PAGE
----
If You've Always Wanted To Write A Book, Here's How : Life Kit - Deepstash

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If You've Always Wanted To Write A Book, Here's How : Life Kit

https://www.npr.org/2020/04/27/845797464/if-youve-always-wanted-to-write-a-book-here-s-how

npr.org

If You've Always Wanted To Write A Book, Here's How : Life Kit
Everyone has a book in them. Everyone also has a crummy inner voice telling them it's never going to happen. This episode will help shut down those distracting voices and get you started writing a book. After all, all it takes to be a "real writer" is to do some writing.

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Writing a book: don't wait for someday

Writing a book: don't wait for someday

You have to create the conditions to write. Carve out some time to write, then start writing. Use the little moments in your day when you're not doing anything.

Or, sit at your computer, and write for one hour, take a break, then write again for another half hour or so. It doesn't matter if it is good or not. Just plough ahead.

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Read, then read some more

When you want to write a book, reading helps you figure out what you like. Reading good writers can help you make your own voice better.

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There's no one "right" way to write

Some writers plan first. Other writers just jump in and wing it. Some writers are in-between planning and winging it.

You don't need to know which kind of writer you are when you're starting out. Just try something and see what works for you.

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Writing a book: look for an outside perspective

Writing can be really hard. When you're stuck, call up a friend with a different way of thinking, or talk to a friend who's writing a book to help you think through the issue in your book.

You can also reach out to other writers that can provide support. One way to find them is to read the acknowledgements in books.

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When a book: accept that you will make mistakes

A writing group or accountability partner can help provide perspectives that aren't your own, and tell you when you've gotten something wrong.

Maybe your prose is clunky, or your character depictions are not good, or stereotypical. Learn to accept criticism with grace and humility.

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Believe that you are a real writer

What makes you a writer is the fact that you ...write. Believing you are a real writer will give you power on the page.

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Create the conditions to write

Create the conditions to write
  • Make the time for writing. We all have those absent-minded moments in our day when we're not doing anything. If we use that time to write, we can actually get a lot done...

There's no one "right" way to write

Some people plan ahead their and outline their novels, others just jump in a wing it.Experiment, start with something and see what works for you.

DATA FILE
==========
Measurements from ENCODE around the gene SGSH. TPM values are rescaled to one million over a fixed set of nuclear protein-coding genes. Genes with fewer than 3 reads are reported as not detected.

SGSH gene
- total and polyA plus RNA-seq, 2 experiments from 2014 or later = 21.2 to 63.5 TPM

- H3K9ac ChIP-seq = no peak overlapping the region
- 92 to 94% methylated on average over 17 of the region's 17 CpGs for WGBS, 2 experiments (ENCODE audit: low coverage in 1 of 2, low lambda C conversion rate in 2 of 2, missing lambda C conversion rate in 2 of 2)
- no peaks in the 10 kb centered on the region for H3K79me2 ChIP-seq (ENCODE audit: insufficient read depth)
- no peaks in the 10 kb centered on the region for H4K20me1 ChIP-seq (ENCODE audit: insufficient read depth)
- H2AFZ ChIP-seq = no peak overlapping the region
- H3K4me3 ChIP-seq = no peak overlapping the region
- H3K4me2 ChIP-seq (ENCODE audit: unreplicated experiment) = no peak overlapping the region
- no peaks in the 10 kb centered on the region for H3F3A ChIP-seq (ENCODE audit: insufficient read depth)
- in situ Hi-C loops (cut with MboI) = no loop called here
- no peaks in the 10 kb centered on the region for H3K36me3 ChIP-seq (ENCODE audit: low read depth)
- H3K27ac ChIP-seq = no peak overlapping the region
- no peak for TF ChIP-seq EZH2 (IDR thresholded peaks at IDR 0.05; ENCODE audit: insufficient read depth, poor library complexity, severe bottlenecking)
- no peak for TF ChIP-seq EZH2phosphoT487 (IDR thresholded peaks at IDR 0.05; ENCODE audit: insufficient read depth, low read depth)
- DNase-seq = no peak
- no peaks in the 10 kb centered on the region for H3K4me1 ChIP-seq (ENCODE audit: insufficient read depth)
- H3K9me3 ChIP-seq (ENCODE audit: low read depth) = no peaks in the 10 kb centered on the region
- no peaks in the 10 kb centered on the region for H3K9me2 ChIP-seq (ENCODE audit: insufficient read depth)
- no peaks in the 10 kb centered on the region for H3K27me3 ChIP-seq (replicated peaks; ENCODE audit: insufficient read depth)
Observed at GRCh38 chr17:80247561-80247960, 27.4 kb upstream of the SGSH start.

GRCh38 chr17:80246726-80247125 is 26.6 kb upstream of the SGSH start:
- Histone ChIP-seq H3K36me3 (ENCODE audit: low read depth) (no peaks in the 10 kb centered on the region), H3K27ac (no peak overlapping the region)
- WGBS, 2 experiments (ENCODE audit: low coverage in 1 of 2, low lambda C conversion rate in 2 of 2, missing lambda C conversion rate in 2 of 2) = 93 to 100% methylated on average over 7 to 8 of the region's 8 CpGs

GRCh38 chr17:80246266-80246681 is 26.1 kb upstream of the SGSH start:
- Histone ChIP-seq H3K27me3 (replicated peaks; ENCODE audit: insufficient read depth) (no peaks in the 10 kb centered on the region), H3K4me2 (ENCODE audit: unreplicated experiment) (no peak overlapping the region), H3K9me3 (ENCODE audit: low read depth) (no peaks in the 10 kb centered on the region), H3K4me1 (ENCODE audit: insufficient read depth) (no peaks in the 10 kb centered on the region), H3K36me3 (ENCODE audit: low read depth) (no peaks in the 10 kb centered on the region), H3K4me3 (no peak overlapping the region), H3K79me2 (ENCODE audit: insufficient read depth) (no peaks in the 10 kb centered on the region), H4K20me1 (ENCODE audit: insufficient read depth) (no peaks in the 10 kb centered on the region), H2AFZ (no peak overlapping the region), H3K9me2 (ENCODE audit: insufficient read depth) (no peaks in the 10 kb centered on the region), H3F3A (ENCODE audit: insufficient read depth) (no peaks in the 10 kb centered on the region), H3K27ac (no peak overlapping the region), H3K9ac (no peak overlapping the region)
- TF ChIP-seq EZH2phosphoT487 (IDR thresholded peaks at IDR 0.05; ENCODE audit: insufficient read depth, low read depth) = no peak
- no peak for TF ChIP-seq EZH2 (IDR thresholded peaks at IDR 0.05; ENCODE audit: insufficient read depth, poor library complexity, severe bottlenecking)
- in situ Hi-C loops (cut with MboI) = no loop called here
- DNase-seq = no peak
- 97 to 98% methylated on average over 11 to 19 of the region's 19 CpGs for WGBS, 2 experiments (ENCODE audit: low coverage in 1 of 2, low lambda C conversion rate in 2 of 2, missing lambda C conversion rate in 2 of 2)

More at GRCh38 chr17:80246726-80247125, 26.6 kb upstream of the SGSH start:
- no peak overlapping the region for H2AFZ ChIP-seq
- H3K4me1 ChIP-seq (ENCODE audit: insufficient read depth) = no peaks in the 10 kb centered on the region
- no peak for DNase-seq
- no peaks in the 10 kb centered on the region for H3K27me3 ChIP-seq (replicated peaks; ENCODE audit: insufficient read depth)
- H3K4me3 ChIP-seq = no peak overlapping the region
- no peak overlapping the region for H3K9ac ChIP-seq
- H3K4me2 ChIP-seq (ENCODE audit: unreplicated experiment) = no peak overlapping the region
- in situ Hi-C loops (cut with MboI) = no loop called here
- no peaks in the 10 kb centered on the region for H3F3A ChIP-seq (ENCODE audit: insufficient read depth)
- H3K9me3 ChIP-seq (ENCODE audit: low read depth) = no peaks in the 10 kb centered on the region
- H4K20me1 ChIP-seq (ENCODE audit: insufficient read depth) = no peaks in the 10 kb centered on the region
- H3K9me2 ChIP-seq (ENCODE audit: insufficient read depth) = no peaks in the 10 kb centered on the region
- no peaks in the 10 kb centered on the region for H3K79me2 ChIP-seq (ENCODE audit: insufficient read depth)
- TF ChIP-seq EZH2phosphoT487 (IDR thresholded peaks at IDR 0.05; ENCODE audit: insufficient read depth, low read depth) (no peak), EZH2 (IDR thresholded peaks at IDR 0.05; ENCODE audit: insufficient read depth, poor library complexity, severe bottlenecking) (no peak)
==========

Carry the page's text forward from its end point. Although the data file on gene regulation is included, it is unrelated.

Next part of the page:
Try to show up for your characters. It's not important how you do it, as long as you do it.

Find your people

  1. When you feel a bit stuck, and walking the dog or organizing the closet doesn't help, speak to a friend with a different way of thinking. Or talk to a friend who's writing a book.aaa

  2. You don't just have to stick to friends. Reach out to other writers who can talk through any issue you're having with your book.

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The first draft

The first words you write are the first draft. Writing is thinking. You'll rarely know what exactly you want to say when you start writing.

The time you put into editing, reworking and re...

Common errors

Most writing mistakes are widespread, but good writers just get better at spotting them. Some things you'll learn to watch for are:

  • Overuse of jargon and business-speak, like "utilize" or "endeavor" instead of "use" or "try."
  • Clichés are stale phrases that have lost their impact and novelty through overuse. If you are used to seeing it in print, don't use it.
  • The passive voice. The subject of the sentence should be the person or thing taking action, not the thing being acted on. "Harry wrote this article," is better than "This article was written by Harry."
  • Rambling. When you are not sure what you want to say, it is easy to phrase it in three or four different ways. A single concise sentence is generally better.

Give it some space

When you write something, you get very close to it. It is nearly impossible to distance yourself from it straight away to edit properly.

The longer you can leave a draft before editing, the better. Half an hour to two days is enough of a break to edit well. When you do edit, read your work out loud. You'll catch more problems and get a better feel for how everything flows.

"Don't break the chain" productivity method

Jerry Seinfeld keeps his commitment of writing a joke every single day with a calendar: Each day that he writes, he puts a big X on the calendar.  

After a few da...